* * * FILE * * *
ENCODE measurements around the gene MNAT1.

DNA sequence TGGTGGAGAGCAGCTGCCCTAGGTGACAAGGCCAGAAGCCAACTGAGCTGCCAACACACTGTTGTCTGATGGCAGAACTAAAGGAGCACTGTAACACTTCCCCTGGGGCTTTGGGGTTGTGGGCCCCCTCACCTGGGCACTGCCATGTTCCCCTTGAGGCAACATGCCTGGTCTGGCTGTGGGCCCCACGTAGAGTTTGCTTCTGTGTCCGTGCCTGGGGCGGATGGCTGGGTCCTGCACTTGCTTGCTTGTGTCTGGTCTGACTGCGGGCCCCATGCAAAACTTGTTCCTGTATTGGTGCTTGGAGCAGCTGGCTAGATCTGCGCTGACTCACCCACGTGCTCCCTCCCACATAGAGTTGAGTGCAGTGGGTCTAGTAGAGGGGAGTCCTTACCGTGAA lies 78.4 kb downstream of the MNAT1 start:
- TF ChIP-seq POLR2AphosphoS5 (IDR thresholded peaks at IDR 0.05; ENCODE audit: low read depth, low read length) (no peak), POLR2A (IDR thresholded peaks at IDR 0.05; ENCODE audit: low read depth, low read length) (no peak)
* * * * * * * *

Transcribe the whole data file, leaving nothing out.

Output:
ENCODE measurements around the gene MNAT1.

DNA sequence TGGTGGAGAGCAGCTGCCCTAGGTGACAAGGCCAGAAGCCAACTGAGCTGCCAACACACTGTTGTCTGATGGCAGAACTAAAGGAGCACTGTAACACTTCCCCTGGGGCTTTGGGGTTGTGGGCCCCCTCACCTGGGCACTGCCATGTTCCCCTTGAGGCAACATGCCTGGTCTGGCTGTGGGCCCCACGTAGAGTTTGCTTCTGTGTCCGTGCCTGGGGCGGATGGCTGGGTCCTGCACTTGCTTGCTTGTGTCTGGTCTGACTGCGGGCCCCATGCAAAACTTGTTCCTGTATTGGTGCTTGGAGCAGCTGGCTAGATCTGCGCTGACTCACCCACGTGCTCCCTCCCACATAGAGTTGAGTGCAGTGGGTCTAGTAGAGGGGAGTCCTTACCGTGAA lies 78.4 kb downstream of the MNAT1 start:
- TF ChIP-seq POLR2AphosphoS5 (IDR thresholded peaks at IDR 0.05; ENCODE audit: low read depth, low read length) (no peak), POLR2A (IDR thresholded peaks at IDR 0.05; ENCODE audit: low read depth, low read length) (no peak)